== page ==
The many guises of Cinderella

We wanted to shed some light on the delightful and varied versions of the Cinderella story that we hold in our Children’s Literature collection.  The historical fairy tale has held its appeal for over a thousand years across many different countries and cultures.

Maria Nikolajeva has generously donated many of the Cinderella titles we now hold in our collection, including these vibrant and beautifully illustrated publications by Shirley Climo and The Golden Sandal by Rebecca Hickox.

 

The Korean Cinderella

By Shirley Climo and illustrated by Ruth Heller

This title can be found shelved in the Fairy Tales section of our Children’s Fiction collection at: CLIMO (silver label).

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This retelling is based on three Korean variations of the classic tale. The author notes that there are half a dozen versions that have been a firm favourite with Korean children for centuries.

In this story our humble heroine, Pear Blossom, is assisted by a frog, sparrows and a black ox to break free from her cruel step mother and step sisters torment.

Illustrator Ruth Keller visited Korea, which informed her colourful paintings in the book. Much of the designs are steeped in tradition and history that she gathered from research at museums, palaces and a replica three hundred year old village that she visited.

 

The Egyptian Cinderella

By Shirley Climo and illustrated by Ruth Heller

This title can be found shelved in the Fairy Tales section of our Children’s Fiction collection at: CLIMO (silver label).

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Many claim this Egyptian tale of the Greek slave girl Rhodopis to be one of the worlds oldest Cinderella stories, which apparently was first recorded by the Greek historian Strabo in the first Century B.C. However, many argue that it did in fact originate from China during the Tang Dynasty (618-907 CE) in the story of Yeh Shen.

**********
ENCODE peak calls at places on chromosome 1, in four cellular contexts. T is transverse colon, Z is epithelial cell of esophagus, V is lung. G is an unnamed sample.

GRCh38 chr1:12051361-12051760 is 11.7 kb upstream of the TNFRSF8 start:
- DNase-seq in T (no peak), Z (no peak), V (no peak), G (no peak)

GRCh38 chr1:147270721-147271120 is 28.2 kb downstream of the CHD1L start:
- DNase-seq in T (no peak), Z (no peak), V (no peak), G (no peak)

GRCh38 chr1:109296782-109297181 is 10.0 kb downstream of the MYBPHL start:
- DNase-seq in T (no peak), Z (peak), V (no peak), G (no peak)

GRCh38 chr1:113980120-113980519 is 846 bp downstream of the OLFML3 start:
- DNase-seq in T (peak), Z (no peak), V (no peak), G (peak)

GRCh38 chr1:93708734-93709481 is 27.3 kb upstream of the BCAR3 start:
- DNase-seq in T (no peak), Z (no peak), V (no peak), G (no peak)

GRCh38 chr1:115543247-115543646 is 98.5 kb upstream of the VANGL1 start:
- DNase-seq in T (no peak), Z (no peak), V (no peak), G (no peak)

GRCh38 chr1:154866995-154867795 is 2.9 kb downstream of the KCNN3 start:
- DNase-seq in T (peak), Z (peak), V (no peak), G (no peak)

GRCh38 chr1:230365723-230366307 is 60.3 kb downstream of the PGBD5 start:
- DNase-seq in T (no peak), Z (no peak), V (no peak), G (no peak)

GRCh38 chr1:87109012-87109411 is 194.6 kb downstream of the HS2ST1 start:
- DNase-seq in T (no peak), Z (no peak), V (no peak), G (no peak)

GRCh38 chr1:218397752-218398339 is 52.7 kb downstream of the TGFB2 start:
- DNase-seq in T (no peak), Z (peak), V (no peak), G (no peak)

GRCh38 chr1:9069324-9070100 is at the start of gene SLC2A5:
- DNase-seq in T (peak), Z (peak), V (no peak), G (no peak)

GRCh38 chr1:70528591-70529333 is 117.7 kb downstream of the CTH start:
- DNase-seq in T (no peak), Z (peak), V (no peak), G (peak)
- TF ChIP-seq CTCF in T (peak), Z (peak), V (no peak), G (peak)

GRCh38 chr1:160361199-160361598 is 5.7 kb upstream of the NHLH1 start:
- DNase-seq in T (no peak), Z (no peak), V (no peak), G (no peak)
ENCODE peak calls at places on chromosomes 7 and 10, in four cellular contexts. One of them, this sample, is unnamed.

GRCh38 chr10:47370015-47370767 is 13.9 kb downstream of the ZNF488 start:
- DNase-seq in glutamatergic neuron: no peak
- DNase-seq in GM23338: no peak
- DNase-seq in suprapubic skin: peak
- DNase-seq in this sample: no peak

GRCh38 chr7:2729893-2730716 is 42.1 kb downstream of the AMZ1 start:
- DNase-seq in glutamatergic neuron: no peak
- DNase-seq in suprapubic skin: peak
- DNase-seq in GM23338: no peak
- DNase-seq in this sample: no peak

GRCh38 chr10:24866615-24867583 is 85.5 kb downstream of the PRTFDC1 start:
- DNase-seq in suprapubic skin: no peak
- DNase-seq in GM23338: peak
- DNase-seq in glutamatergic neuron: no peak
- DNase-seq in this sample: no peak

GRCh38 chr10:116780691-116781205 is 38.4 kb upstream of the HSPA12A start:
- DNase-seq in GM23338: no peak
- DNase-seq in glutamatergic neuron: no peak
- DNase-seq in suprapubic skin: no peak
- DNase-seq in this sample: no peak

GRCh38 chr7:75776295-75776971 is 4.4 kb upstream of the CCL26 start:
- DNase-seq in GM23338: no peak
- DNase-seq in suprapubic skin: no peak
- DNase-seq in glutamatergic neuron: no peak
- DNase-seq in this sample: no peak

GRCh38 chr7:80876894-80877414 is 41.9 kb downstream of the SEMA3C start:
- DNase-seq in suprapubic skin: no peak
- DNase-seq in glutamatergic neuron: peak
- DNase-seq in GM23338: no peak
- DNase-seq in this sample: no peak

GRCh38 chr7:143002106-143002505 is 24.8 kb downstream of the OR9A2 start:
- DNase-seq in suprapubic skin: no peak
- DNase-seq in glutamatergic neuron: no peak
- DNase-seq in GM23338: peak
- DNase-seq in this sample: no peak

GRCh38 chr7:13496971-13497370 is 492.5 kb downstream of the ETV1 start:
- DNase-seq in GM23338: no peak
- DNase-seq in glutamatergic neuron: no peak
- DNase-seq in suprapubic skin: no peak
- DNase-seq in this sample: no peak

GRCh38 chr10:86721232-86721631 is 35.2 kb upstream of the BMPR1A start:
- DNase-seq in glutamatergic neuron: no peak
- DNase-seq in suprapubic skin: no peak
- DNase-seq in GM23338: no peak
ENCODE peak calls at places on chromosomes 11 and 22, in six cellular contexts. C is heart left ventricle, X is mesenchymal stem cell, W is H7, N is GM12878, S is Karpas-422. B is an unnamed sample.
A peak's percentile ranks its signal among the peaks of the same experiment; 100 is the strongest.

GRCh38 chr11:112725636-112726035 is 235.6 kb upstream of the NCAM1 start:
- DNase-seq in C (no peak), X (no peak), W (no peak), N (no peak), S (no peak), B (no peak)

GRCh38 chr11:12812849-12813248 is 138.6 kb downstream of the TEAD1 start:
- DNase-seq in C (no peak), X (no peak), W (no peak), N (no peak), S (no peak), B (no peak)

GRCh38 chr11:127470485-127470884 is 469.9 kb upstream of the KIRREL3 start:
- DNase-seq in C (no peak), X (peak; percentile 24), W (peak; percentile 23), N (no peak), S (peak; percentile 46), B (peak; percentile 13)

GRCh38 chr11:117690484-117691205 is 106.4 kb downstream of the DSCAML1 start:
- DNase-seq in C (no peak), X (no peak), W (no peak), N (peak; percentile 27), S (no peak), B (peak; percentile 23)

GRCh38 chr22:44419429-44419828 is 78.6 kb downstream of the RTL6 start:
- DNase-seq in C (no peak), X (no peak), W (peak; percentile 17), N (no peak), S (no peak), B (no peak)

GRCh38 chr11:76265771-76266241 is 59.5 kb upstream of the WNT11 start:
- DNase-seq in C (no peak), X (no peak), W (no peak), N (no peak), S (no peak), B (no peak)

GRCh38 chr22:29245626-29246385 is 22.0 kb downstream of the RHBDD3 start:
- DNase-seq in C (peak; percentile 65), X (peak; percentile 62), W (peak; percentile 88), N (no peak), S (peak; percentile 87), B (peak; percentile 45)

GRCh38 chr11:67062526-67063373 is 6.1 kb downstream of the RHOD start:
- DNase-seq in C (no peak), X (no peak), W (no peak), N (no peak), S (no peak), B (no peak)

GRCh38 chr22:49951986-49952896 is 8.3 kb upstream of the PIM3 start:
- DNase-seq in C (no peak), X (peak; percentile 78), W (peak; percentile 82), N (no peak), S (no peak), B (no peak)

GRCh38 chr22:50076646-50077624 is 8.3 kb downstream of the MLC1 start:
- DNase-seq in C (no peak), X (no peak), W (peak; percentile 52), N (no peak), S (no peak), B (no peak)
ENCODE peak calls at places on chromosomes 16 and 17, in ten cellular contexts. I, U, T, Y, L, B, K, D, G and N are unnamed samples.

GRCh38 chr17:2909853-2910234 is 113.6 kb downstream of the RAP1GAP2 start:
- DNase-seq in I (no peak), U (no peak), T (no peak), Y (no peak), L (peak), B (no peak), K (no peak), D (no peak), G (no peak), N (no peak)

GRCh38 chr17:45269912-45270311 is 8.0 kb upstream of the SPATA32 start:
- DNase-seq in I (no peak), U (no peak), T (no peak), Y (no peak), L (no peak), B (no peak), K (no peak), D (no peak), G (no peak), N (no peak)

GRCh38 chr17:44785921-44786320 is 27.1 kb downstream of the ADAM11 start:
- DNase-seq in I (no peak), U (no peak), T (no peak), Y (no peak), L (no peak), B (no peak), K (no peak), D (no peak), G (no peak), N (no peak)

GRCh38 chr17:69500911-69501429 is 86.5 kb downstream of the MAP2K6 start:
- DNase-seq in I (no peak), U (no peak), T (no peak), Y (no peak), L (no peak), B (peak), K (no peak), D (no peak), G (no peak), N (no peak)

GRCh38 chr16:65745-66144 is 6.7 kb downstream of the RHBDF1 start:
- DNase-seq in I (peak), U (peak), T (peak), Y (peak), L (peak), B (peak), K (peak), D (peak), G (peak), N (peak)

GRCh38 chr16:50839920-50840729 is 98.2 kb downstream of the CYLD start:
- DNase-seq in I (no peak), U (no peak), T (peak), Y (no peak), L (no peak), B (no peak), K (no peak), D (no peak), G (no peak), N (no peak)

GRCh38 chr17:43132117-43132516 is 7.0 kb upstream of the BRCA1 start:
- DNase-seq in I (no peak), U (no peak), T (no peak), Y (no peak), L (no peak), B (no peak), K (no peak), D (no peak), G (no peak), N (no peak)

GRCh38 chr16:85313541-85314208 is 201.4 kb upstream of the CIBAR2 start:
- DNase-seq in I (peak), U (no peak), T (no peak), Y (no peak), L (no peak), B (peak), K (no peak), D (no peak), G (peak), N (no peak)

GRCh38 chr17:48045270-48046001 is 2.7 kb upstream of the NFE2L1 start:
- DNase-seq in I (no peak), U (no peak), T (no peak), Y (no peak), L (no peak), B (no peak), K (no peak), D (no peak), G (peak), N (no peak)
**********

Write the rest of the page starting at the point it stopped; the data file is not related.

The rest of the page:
Historical facts aside, Shirley Climo has reworked the story beautifully and steeped it in captivating Egyptian mythology.  In this version Rhodopis’ fate is helped along by a thieving falcon that Climo chose instead of an eagle as it echoed the Egyptian sky god Horus.

 

The Irish Cinderlad

By Shirley Climo and illustrated by Loretta Krupinski

This title can be found shelved in the Fairy Tales section of our Children’s Fiction collection at: CLIMO (silver label).

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Next we are taken to Ireland with a male protagonist, Becan, who must pass the shoe test with his unusually large feet. This reworking is mainly based on Irish folktales of The Braket Bull in Four Irish Stories (Dublin, 1898) by Douglas Hyde and Billy Beg and His Bull from Best Stories to Tell to Children (Cambridge, MA, 1905) by Sara Cone Bryant.

In this version our Cinderlad befriends a misunderstood, mystical bull. According to Climo, in Ireland of old it was believed that cattle originated from the sea and posessed unusual powers. Climo writes “In particular, a cow with a white face and red ears was considered an enchanted creature.”

 

The Golden Sandal

By Rebecca Hickox and illustrated by Will Hillenbrand

This title can be found shelved in the Fairy Tales section of our Children’s Fiction collection at: Hickox (silver label).

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Now our Cinderella journey takes us to Iraq with the story of The Golden Sandal. The central character of this Middle Eastern rendering is the unjustly treated Maha. The story contains all the familiar characters but with the unique element of a magical red fish whose life is spared by Maha.

Author Rebecca Hickox cites the Iraq story of The Little Red Fish and the Clog of Gold in Inea Bushnaq’s Arab Folktales (Pantheon, 1986) and a version from eastern Iran and western Afghanistan that appears in Cinderella: a casebook, edited by Alan Dundes (Wildman Press, 1983) as sources of inspiration.

 

Prince Cinders

By Babette Cole

This title can be found shelved in the Fairy Tales section of our Children’s Fiction collection at: COLE (silver label).

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Finally, we wanted to mention the comical modern day Cinderella retelling of Prince Cinders. Forced into a life of servitude by his bullying, party animal brothers, Prince Cinders is somehow saved by a clumsy fairy that tries to make all of his wishes come true but accidently turns him into a big hairy gorilla.